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  • Hey, guys. I'm Alex. Thanks for clicking, and welcome to this vocabulary lesson on:

  • "5 Verbs to Sound Smart". Now, you may have already checked out my lesson on five nouns

  • to sound smart, five adjectives to sound smart; and today, we're looking at the verbs.

  • So, from the top, we have the verb: "ostracize". All right? So repeat it after me: "ostracize".

  • Okay. So what "ostracize" means is to exclude someone, generally from a social group like

  • a family, or a team, or any kind of religious group as well. So to exclude, shun, or snub

  • them from a specific group. So, for example: "He was ostracized for his beliefs." So this

  • person had different beliefs than the other people in his social group, and the other

  • people in his social group basically pushed him away and didn't allow him to return. They

  • looked at... They looked down on him like he was less than them. He was ostracized;

  • he was excluded from the group. So, again, you can be ostracized for your beliefs, you

  • can be ostracized for something you say, you can be ostracized for something you do. So,

  • for example, if you follow, you know, a system of faith, a religion that tells you that you

  • have to act a certain way, if a person doesn't act that way, they could be ostracized by

  • members of their religious community. Okay?

  • The next one: "garner". So think... Look at my hands. "Garner", which means to get, to

  • acquire, to earn. You can also think of it as to collect. So, the example we have on

  • the board is: "They garnered a poor reputation." So this group of people basically acquired

  • a poor reputation for their beliefs or their actions. You can also, for example, garner

  • evidence. Like if you're a police officer, you can also garner information. So you can

  • say: "We have been trying to garner, collect, or get, or acquire as much information as

  • possible." Or: "The police haven't garnered enough evidence to, you know, send the suspect

  • to jail."

  • Next, we have: "contemplate". Now, some of you might be familiar with this word because

  • it's similar to something, you know, in a Spanish language, for example. And: "to contemplate"

  • means to consider or to think about something. So, for example: "We have contemplated moving

  • to a new city." So this could be a family or a boyfriend and girlfriend, or a couple

  • and, you know, they have: "Hmm, okay, we have talked about it, we have thought about it,

  • we have considered, contemplated moving to a new city." So if you're having a difficult

  • time making a decision or it takes you a long time to think about the process of decision

  • making, you can use the word: "contemplate". Okay?

  • Next one is: "differentiate". So you might already see the word or hear the word: "difference".

  • Right? In this word. "Differentiate" is the verb form of: "difference". So to be able

  • to tell the difference, you can differentiate between two or more things, or people, or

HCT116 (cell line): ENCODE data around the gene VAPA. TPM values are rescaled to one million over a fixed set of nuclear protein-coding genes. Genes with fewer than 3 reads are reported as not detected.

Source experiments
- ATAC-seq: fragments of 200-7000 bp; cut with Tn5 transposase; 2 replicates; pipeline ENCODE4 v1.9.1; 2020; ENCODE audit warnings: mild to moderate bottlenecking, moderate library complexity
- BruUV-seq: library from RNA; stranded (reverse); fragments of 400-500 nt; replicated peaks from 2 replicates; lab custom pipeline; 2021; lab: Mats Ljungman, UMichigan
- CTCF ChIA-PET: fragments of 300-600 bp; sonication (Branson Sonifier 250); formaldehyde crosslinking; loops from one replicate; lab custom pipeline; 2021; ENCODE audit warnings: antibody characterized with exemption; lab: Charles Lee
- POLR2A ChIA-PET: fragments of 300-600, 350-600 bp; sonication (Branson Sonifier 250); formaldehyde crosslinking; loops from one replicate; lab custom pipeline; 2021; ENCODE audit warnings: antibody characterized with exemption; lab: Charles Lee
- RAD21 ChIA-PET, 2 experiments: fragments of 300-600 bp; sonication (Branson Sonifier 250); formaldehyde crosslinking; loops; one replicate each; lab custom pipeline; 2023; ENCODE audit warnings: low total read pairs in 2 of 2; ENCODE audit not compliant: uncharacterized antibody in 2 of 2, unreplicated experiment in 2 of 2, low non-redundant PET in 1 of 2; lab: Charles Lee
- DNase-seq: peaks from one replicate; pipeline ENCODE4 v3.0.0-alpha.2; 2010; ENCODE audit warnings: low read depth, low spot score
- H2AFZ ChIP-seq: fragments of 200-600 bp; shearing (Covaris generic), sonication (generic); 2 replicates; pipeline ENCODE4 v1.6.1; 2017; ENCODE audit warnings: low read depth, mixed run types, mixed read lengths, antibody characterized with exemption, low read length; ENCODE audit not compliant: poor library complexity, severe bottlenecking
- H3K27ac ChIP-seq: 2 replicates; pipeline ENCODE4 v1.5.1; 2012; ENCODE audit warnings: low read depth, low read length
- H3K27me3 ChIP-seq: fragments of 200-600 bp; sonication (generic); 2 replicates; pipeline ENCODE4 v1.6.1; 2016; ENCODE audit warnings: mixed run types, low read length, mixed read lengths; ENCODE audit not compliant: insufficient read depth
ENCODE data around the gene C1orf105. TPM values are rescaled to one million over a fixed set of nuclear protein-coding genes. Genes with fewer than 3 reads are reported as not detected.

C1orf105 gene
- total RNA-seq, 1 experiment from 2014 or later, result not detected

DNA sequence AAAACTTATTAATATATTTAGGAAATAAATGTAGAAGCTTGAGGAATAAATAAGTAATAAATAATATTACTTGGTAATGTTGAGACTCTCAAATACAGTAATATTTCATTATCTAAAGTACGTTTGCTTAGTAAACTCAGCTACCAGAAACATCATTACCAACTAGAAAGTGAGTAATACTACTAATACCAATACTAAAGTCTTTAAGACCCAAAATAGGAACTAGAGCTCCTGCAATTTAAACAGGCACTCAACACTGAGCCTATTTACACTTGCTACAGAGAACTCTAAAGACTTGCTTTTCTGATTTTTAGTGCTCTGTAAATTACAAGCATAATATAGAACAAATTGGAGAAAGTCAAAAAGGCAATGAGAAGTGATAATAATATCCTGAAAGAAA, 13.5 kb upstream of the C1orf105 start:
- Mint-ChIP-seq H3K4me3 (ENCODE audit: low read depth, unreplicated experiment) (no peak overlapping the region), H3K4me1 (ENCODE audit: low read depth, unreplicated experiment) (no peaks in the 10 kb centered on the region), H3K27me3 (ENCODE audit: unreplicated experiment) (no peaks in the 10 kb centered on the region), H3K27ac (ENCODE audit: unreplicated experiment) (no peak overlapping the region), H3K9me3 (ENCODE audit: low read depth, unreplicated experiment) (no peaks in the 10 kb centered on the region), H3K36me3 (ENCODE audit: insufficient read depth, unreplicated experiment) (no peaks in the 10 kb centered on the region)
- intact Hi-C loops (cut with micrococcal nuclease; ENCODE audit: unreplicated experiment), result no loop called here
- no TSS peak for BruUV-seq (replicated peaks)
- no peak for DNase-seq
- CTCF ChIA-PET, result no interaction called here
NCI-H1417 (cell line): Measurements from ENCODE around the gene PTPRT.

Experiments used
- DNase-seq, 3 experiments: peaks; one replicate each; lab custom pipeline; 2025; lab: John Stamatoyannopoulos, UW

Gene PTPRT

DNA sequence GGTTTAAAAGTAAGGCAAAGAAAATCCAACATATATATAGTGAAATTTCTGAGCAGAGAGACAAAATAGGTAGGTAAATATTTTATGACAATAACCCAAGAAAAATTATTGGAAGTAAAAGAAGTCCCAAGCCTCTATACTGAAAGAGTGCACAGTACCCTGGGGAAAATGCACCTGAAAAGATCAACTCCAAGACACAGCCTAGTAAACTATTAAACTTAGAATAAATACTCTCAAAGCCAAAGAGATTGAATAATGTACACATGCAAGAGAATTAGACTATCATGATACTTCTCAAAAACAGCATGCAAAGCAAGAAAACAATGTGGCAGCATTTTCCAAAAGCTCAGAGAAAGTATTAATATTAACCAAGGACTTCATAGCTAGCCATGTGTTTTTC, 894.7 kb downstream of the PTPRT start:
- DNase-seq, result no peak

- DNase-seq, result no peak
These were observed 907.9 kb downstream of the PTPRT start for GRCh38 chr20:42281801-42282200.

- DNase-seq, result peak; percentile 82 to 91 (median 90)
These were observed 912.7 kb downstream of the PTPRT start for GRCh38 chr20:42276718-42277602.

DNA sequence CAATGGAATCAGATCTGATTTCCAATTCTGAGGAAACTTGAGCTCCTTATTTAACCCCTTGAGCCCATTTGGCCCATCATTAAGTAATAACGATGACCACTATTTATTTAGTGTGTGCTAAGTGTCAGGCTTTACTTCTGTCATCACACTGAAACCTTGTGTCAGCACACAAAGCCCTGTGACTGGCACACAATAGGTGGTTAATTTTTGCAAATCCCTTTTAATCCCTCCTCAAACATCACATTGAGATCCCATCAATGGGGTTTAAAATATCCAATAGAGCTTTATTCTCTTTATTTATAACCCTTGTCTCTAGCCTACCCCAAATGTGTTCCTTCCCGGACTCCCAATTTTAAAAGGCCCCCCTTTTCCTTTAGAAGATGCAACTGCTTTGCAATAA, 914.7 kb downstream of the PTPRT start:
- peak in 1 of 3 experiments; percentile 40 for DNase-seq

• objects. For example: "I can't differentiate between my twin cousins." An important thing

  • to remember about differentiate is if you want to talk about and mention the two things

  • you are comparing, you can use the preposition: "between", so you differentiate between "A"

  • or "B", or "A" and "B". Okay? So to be able to tell the difference. My twin cousins look

  • the same, I can't differentiate between the two of them.

  • And finally, we have the verb: "fluctuate". This comes from the noun: "fluctuation". So

  • "to fluctuate" is to change or vary, usually at regular intervals. So the sentence we have

  • on the board relates to the stock market. For example: "The dollar has been fluctuating"-has

  • been going up, going down, changing, hasn't been stable-"a lot this month." So if something

  • is constantly changing; going up, going down, going left, going right - it is fluctuating.

  • So what are some things that can fluctuate? We can talk about the economy, you can also

  • talk about the weather. So you can say: "The weather has been fluctuating a lot this week."

  • You can also talk about, you know, your beliefs or the things you say if they're inconsistent

  • with one another.

  • Okay, guys, so from the top, let's just listen and repeat for the pronunciation of these

  • words. "Ostracize", "garner", "contemplate", "differentiate", and "fluctuate".

  • Okay, guys, so again, if you want to test your understanding of how to use these words

  • in a sentence, how to spell them correctly, and just, well, how to use them correctly...

  • I mean even if you know what the word is, it's a different story to be able to use it

  • and incorporate it into your everyday vocabulary. All right, guys, as always, check out the

  • quiz on www.engvid.com and don't forget to subscribe to my YouTube channel. I'll see

  • you guys later. Take care.

Hey, guys. I'm Alex. Thanks for clicking, and welcome to this vocabulary lesson on:

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A2 初級

英単語:頭が良くなる5つの動詞 (English Vocabulary: 5 verbs to make you sound smart)

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    chang に公開 2021 年 01 月 14 日
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